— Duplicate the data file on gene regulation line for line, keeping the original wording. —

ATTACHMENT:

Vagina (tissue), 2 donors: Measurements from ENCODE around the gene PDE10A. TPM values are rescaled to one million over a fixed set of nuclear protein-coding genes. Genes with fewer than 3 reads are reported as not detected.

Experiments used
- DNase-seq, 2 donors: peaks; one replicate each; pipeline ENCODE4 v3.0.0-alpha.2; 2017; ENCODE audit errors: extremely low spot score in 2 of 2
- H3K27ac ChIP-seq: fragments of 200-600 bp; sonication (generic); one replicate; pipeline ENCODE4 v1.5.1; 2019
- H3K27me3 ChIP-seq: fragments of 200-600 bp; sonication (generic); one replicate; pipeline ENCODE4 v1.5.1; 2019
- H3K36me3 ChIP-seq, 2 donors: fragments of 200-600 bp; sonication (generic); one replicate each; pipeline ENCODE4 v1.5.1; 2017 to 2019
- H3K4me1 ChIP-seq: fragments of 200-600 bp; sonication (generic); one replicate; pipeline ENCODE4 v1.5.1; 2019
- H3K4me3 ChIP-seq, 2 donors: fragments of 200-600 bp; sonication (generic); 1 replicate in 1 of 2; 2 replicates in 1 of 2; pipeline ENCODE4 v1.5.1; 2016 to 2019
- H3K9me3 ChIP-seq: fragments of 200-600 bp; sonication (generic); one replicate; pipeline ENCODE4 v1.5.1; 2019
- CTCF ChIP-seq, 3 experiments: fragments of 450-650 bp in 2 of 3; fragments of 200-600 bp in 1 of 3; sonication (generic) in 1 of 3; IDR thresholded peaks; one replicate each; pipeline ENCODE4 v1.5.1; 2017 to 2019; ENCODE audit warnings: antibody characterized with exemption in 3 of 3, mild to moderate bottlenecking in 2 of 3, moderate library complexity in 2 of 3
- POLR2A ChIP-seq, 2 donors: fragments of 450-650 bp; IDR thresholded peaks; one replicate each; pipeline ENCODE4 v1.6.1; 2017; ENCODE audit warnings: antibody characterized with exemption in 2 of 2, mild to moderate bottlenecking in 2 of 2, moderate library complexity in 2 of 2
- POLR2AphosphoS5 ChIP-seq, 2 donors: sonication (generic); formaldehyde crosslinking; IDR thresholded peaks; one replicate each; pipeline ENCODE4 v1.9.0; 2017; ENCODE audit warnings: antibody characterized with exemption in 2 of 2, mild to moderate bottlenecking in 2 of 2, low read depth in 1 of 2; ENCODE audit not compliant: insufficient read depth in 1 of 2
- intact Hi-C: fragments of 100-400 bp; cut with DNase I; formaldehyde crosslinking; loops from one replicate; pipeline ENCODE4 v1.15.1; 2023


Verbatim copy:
Vagina (tissue), 2 donors: Measurements from ENCODE around the gene PDE10A. TPM values are rescaled to one million over a fixed set of nuclear protein-coding genes. Genes with fewer than 3 reads are reported as not detected.

Experiments used
- DNase-seq, 2 donors: peaks; one replicate each; pipeline ENCODE4 v3.0.0-alpha.2; 2017; ENCODE audit errors: extremely low spot score in 2 of 2
- H3K27ac ChIP-seq: fragments of 200-600 bp; sonication (generic); one replicate; pipeline ENCODE4 v1.5.1; 2019
- H3K27me3 ChIP-seq: fragments of 200-600 bp; sonication (generic); one replicate; pipeline ENCODE4 v1.5.1; 2019
- H3K36me3 ChIP-seq, 2 donors: fragments of 200-600 bp; sonication (generic); one replicate each; pipeline ENCODE4 v1.5.1; 2017 to 2019
- H3K4me1 ChIP-seq: fragments of 200-600 bp; sonication (generic); one replicate; pipeline ENCODE4 v1.5.1; 2019
- H3K4me3 ChIP-seq, 2 donors: fragments of 200-600 bp; sonication (generic); 1 replicate in 1 of 2; 2 replicates in 1 of 2; pipeline ENCODE4 v1.5.1; 2016 to 2019
- H3K9me3 ChIP-seq: fragments of 200-600 bp; sonication (generic); one replicate; pipeline ENCODE4 v1.5.1; 2019
- CTCF ChIP-seq, 3 experiments: fragments of 450-650 bp in 2 of 3; fragments of 200-600 bp in 1 of 3; sonication (generic) in 1 of 3; IDR thresholded peaks; one replicate each; pipeline ENCODE4 v1.5.1; 2017 to 2019; ENCODE audit warnings: antibody characterized with exemption in 3 of 3, mild to moderate bottlenecking in 2 of 3, moderate library complexity in 2 of 3
- POLR2A ChIP-seq, 2 donors: fragments of 450-650 bp; IDR thresholded peaks; one replicate each; pipeline ENCODE4 v1.6.1; 2017; ENCODE audit warnings: antibody characterized with exemption in 2 of 2, mild to moderate bottlenecking in 2 of 2, moderate library complexity in 2 of 2
- POLR2AphosphoS5 ChIP-seq, 2 donors: sonication (generic); formaldehyde crosslinking; IDR thresholded peaks; one replicate each; pipeline ENCODE4 v1.9.0; 2017; ENCODE audit warnings: antibody characterized with exemption in 2 of 2, mild to moderate bottlenecking in 2 of 2, low read depth in 1 of 2; ENCODE audit not compliant: insufficient read depth in 1 of 2
- intact Hi-C: fragments of 100-400 bp; cut with DNase I; formaldehyde crosslinking; loops from one replicate; pipeline ENCODE4 v1.15.1; 2023